Asthma – in the elderly.
As you get older you can find your asthma changes over time. You may have more asthma symptoms or develop new asthma triggers. You can find your asthma medicine isn’t working as well, or you experience more side-effects from it.
Older people can also experience a more serious form of asthma.
Read our article to find out all about asthma, what triggers it and how to manage it.
What is Asthma?
Asthma is a common condition where the airways go into spasm, causing tightness of the chest and severe difficulty breathing when someone is exposed to something that irritates their airways. Elderly people often develop complex breathing problems and anyone diagnosed with asthma should have their blue reliever inhaler within reach at all times.
The airways become narrow; their lining becomes inflamed, starts to swell and can start producing sticky mucus or phlegm which makes it even harder to breathe.
What Causes Asthma?
- Exercise – this does not mean people should avoid exercise because they are asthmatic, but they should always have their blue reliever inhaler with them.
- Chemicals, smoke and fumes
- Cold air
- Colds and viruses
- Household dust, fungi, moulds and pollen
- Specific allergens which can bring on a major asthma attack
Asthma sufferers will learn what triggers their asthma attack.
Symptoms of Asthma
- Shortness of breath
- Tightness in the chest
- Difficulty breathing out
- An increase in sticky mucus and phlegm
Asthmatics don’t necessarily suffer from all these symptoms. Some people experience them from time to time; a few experience these symptoms all the time.
Using a spacer has been shown to deliver medication far more effectively, increasing the amount of medication reaching the airway, rather than hitting the back of the throat. This gives people much better control of their asthma.
There is a huge variety of shapes and sizes, but not all spacers fit all types of inhalers – use the spacer prescribed with the inhaler.
There is considerable co-ordination required to use an inhaler without a spacer and this can lead to increased stress and worsening of symptoms. Keep spacers with inhalers and have both available at all times.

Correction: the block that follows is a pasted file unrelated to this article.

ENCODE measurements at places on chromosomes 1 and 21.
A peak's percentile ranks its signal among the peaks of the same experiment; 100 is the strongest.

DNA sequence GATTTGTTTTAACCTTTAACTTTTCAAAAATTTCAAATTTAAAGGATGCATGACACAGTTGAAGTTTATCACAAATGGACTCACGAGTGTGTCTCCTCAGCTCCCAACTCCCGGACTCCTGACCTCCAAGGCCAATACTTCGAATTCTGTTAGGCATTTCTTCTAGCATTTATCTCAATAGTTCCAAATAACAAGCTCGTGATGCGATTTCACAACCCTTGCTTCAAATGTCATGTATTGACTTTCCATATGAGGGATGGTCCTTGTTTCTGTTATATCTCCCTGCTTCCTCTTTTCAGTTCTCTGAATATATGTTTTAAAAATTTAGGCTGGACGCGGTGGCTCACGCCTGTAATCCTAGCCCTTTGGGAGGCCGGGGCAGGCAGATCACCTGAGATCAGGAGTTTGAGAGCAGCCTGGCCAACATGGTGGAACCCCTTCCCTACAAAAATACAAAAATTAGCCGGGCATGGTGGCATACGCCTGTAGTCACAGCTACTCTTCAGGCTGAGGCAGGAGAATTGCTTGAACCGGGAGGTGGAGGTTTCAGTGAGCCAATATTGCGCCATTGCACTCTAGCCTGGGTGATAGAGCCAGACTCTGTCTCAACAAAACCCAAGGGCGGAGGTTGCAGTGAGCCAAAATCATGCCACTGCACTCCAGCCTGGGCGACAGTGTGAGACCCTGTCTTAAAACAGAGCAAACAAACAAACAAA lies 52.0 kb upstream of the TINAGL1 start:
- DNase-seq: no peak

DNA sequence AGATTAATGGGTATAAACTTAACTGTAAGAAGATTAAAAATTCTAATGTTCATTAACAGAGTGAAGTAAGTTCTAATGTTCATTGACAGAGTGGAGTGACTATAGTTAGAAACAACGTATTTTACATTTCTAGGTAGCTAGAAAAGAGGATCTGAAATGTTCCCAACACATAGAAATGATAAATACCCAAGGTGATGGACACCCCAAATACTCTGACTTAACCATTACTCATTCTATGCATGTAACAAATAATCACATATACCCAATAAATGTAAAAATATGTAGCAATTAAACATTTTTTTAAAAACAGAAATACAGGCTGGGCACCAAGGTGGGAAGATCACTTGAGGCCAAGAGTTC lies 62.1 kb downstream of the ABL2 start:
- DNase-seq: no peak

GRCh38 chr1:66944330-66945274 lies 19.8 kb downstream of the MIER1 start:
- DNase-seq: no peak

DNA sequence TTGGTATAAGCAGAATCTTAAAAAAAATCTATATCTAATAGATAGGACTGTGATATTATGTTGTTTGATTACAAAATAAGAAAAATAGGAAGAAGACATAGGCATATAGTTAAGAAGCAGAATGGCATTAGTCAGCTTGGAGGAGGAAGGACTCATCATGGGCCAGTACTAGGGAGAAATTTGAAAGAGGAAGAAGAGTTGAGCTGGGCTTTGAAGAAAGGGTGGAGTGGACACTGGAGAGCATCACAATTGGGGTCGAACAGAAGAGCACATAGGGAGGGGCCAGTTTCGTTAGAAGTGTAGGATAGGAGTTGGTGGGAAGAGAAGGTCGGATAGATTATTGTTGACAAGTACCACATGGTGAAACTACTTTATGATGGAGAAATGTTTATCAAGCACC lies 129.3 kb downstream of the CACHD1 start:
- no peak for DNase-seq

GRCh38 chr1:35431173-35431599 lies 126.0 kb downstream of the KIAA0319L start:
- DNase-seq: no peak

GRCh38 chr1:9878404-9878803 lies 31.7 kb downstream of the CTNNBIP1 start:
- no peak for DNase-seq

How to help in an asthma attack
- Be calm and reassuring, panic can increase the severity of an attack.
- Encourage the casualty to take one to two puffs of their reliever inhaler (usually blue), using a spacer if available.
- Sit them down, loosen any tight clothing and encourage them to take slow, steady breaths.
- If they do not start to feel better, they should take more puffs of their reliever inhaler; 2 every 2 minutes up to a maximum of 10 (or as prescribed).
- If they do not start to feel better after taking the inhaler as above, or if you are worried, call 999.
- Get them to keep taking their reliever inhaler whilst waiting for the paramedics.
People may have a variety of different asthma inhalers and medication to control their asthma. If they are having an asthma attack, it is the reliever inhaler that they need.
Note: encouraging someone to sit upright is helpful when dealing with breathing problems. Sitting the wrong way on a chair may help.
Do not take them outside for fresh air if it is cold as cold air can make symptoms worse.
After an emergency asthma attack
Make an appointment with a doctor or asthma nurse for an asthma review within 48 hours of the attack.
Written by Emma Hammett for First Aid for Life
It is strongly advised that you attend a fully regulated Practical or Online First Aid course to understand what to do in a medical emergency. Please visit https://firstaidforlife.org.uk or call 0208 675 4036 for more information about our courses.
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First Aid for life provides this information for guidance and it is not in any way a substitute for medical advice. First Aid for Life is not responsible or liable for any diagnosis made, or actions taken based on this information.